This course focuses on the pedagogies of science and STEAM (science, technology, engineering, arts, and mathematics) education at the EC/EL and EL/MS levels. The science pedagogy assists teacher candidates in how to navigate the three-dimensional, inquiry-based learning aspect of the Next Generation Science Standards and implement strategies and assessments for fostering student centered learning and inclusive classroom environments. The STEAM pedagogy equips teacher candidates in developing content and pedagogical content knowledge, integrative STEAM strategies, and efficacy to plan, apply, and evaluate STEAM challenges using project-based learning.
This course is a study of instructional strategies and the design, implementation, and evaluation of language arts curriculum for multiple subjects/elementary classrooms. The pattern of course topics presented is the nature of content knowledge, general pedagogical methods, subject-specific pedagogical methods, and integrated pedagogical methods. Emphasis will be placed on ELL, Dyslexia, RTI and Inclusion.
This course seeks to integrate effective mathematics teaching and learning pedagogies within the framework of the common core state standards. The development of personal understanding of mathematical concepts and processes is emphasized; this process requires the student to expand his/her own learning beyond the course assignments to examine the relationships between mathematical concepts and the real world. Teaching mathematics effectively to diverse learners is emphasized. The course is interactive and dependent upon student participation.
Complete the following:
Students must complete 4 hours of Action Research.
This course is designed to develop conceptual and technical skills needed for designing and implementing action research studies in classrooms, schools, and other educational settings. The focus is on the following: observing and recording behavior in school settings; problem definition and focus; sampling; data storage and retrieval systems; and trustworthiness of action research. Emphasis is placed on defining and investigating problems which require the educator to investigate strategies for improving their practice and student learning. Prerequisite: MEDU 530, Overview of Qualitative and Quantitative Research Methodology.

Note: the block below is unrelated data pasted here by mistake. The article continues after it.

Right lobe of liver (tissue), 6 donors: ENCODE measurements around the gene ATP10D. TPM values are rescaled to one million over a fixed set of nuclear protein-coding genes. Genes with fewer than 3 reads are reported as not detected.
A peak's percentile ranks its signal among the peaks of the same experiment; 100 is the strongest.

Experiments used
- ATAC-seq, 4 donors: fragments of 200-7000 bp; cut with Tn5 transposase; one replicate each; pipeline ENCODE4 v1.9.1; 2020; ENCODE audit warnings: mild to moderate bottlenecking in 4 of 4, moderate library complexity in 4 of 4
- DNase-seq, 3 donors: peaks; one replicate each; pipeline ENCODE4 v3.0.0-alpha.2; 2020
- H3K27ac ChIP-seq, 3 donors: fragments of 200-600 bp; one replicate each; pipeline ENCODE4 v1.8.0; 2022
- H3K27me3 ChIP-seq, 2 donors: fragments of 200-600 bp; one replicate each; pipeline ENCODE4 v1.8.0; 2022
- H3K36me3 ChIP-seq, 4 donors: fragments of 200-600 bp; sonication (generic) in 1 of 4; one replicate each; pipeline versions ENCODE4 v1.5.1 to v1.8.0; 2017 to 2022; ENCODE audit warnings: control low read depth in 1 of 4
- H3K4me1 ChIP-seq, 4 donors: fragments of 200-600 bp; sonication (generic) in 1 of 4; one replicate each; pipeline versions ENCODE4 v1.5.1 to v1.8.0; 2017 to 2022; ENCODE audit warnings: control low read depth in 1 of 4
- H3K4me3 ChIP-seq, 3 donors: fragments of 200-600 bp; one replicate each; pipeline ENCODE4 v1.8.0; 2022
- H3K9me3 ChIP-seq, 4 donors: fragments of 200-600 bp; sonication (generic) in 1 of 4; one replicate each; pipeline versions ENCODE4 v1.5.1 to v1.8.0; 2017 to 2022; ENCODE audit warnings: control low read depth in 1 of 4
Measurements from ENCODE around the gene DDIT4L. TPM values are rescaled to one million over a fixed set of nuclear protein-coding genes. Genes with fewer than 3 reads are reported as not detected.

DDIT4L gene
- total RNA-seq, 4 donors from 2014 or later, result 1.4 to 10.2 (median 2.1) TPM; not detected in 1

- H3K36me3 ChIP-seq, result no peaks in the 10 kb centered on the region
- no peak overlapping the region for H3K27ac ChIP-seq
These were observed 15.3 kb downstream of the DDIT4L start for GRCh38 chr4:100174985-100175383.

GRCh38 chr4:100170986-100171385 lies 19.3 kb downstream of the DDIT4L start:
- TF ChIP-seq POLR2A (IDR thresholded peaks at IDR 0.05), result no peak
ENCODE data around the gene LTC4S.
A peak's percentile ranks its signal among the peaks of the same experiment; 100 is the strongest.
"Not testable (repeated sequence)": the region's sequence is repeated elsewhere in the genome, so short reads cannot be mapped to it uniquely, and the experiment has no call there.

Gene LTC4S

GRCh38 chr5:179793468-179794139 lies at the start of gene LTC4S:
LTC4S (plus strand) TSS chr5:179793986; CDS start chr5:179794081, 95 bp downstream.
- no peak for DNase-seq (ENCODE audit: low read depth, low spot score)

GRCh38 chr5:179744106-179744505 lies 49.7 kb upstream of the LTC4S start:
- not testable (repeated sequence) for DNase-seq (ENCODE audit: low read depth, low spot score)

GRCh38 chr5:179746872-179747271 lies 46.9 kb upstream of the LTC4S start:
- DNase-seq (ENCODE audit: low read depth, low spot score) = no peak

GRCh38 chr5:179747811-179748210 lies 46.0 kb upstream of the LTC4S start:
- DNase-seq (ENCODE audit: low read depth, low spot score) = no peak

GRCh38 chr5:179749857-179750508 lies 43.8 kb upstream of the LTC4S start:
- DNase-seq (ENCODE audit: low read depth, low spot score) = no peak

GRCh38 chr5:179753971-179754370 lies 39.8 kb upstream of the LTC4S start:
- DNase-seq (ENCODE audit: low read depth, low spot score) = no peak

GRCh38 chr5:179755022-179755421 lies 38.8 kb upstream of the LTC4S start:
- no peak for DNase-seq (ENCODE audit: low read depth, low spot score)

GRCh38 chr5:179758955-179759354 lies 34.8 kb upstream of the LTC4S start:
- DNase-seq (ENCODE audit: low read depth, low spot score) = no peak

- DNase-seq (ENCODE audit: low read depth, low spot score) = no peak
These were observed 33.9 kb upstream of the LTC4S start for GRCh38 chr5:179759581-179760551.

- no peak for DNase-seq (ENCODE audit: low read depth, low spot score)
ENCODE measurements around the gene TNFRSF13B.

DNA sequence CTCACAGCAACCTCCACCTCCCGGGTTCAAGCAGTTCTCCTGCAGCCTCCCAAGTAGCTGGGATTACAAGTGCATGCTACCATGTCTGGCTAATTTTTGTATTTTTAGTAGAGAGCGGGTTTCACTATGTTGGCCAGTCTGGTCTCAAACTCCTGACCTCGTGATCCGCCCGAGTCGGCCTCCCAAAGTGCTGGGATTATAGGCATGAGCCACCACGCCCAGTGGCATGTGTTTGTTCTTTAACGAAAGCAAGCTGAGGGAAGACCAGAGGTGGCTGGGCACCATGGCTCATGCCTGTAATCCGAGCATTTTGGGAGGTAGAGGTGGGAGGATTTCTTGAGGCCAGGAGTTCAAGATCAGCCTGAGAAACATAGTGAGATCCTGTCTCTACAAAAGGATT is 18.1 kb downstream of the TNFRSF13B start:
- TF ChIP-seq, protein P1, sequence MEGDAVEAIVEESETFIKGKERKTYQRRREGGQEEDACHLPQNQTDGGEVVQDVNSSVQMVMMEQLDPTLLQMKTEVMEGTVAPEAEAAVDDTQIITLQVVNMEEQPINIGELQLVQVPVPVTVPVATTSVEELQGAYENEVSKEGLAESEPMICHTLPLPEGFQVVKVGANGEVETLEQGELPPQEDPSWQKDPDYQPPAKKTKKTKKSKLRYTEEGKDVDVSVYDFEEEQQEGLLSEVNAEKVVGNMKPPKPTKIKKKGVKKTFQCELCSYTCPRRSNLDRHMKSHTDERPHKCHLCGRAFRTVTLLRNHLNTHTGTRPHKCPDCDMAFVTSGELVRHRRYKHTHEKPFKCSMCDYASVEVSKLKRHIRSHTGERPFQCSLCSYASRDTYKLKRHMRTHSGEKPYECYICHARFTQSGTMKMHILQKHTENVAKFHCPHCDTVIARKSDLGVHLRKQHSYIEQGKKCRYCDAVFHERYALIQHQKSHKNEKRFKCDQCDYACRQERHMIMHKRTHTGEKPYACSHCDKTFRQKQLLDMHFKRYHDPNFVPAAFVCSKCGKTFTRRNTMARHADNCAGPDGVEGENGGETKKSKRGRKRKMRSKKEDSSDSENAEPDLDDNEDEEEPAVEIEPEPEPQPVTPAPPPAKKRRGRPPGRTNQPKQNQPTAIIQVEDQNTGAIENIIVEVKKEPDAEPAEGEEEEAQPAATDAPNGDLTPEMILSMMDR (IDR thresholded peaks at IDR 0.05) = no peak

This course is part two of the master's research project in which the student continues to work under the direction of the advising professor. In this final stage the student completes a written paper, publishes the work on an open-source site, and publicly presents results of the research project.
Complete the following:
Thoughtful classroom practice depends on sound theory. This course examines some current competing theories, looks at the implications of various literacy theories as they impact classroom decision making, and, through reading and discussion, develop a personal understanding of literacy processes. The linguistic framework of reading and its place in the language arts will also be explored.
Classroom teachers become acquainted with a wide variety of methods for assessing student progress in reading and writing. Administration and scoring of these tests will be explored. Information about how testing results can facilitate teaching and learning is the goal.
This course focuses on current methods and materials for reading/literacy instruction. The strategies used by proficient readers will be explored and teaching methods will be modeled and implemented. Methods of assessment and strategies for remediation will also be explored.
This course focuses on the issues related to public and school-based concerns about literacy learning. The discussion of issues will lead to research-based applications that can be translated into the classroom practice at the elementary, middle, or high school level.
This course explores theoretical principles and practices based on current research. Emphasis is on strategies for coming to print, print conventions, and reading aloud. Shared, guided, and independent reading and writing is also explored. These strategies are based on theoretical assumptions from the psychology of language and cognition development and linguistics.
The content of this course includes: the organization of reading programs within the context of state and federal regulation and within the structure of the school-wide program; the types of testing used to diagnose and monitor student progress; the methods that can be used to involve parents, paraprofessionals, and volunteers; and the methods available to assess program effectiveness. Observations in a variety of school settings will be organized.
The reading practicum will provide a context in which to apply methods, assessment techniques, and teaching strategies in a school setting. It will also provide opportunity for an observation of a reading program in application. The practicum setting must include assessment, teaching, and evaluation of students at both authorization levels. Prerequisites: READ 530 History and Foundations of Literacy Learning; READ 531 Analysis of Reading and Writing Assessments; READ 532 Advanced Strategies in Literacy Instruction; READ 538 Organization of Reading Programs; or by permission.

Master of Arts in Teaching Plus SPED Endorsement

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Curriculum Plan

Complete the following: